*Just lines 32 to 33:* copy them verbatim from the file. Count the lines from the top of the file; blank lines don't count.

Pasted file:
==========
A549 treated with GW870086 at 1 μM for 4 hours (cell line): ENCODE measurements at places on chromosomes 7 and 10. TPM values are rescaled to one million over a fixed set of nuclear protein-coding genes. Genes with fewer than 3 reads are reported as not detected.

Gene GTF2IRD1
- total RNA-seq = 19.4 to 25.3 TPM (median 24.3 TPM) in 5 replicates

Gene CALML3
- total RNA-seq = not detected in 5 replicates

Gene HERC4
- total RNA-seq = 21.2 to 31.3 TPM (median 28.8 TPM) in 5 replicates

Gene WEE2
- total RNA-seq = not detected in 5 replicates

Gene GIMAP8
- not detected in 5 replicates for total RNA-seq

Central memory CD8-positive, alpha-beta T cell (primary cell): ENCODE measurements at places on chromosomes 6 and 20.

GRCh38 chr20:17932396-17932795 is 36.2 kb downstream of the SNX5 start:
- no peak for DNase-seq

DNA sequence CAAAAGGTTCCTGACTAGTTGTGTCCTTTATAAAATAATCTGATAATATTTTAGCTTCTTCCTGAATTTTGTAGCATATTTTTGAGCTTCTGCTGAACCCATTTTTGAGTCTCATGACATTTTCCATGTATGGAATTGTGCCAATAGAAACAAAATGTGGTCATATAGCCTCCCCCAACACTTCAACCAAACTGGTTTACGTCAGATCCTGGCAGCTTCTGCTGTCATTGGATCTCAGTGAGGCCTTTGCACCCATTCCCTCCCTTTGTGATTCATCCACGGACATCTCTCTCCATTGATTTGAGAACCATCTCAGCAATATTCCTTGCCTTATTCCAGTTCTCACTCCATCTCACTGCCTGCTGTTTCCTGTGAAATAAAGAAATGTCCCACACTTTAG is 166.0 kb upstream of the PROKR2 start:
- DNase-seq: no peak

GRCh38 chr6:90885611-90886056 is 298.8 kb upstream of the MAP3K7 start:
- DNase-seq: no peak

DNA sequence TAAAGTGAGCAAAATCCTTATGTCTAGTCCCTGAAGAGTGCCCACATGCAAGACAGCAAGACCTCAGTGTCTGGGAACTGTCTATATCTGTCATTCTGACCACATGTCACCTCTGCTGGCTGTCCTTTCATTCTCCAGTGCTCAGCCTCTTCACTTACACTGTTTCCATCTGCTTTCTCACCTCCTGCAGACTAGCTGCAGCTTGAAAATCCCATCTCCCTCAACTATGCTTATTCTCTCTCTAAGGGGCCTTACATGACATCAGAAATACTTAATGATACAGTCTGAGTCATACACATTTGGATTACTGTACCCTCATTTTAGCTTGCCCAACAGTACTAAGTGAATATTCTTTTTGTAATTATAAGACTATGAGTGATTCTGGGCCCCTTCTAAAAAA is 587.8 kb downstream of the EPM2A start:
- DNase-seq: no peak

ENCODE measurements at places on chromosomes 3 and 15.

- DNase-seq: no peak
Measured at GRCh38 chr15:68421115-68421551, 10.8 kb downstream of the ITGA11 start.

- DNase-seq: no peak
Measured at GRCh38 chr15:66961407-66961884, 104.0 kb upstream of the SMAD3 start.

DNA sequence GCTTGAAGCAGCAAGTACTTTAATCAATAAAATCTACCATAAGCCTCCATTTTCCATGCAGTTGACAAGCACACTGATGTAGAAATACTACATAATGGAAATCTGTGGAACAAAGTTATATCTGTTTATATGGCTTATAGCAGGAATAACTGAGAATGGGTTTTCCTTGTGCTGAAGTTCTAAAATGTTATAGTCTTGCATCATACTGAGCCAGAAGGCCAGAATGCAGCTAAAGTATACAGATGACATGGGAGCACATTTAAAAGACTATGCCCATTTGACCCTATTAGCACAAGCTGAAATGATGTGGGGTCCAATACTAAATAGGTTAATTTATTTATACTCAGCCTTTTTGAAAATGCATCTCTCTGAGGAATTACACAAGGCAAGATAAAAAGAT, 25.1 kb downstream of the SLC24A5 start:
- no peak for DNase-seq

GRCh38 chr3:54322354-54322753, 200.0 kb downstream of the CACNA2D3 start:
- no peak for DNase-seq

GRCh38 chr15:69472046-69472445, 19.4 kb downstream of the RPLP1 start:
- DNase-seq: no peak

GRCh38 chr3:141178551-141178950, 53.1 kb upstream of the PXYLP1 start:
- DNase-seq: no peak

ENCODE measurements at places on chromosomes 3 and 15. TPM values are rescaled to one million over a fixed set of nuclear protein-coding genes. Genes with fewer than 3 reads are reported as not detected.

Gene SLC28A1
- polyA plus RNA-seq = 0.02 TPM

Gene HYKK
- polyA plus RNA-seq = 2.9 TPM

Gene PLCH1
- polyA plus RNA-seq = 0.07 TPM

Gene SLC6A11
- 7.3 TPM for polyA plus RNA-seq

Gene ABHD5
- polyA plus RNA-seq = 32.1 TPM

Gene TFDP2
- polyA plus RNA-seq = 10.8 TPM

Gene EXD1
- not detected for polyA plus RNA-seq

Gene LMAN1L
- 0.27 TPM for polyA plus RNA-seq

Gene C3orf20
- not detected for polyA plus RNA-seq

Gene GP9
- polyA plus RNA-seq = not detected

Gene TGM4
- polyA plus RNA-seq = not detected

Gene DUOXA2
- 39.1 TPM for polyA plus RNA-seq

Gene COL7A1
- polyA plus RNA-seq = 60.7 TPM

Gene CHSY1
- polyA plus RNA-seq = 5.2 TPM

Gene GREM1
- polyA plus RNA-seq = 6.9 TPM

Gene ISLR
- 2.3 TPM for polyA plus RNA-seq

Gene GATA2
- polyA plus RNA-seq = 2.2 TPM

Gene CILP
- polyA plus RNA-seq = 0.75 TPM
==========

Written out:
GRCh38 chr3:141178551-141178950, 53.1 kb upstream of the PXYLP1 start:
- DNase-seq: no peak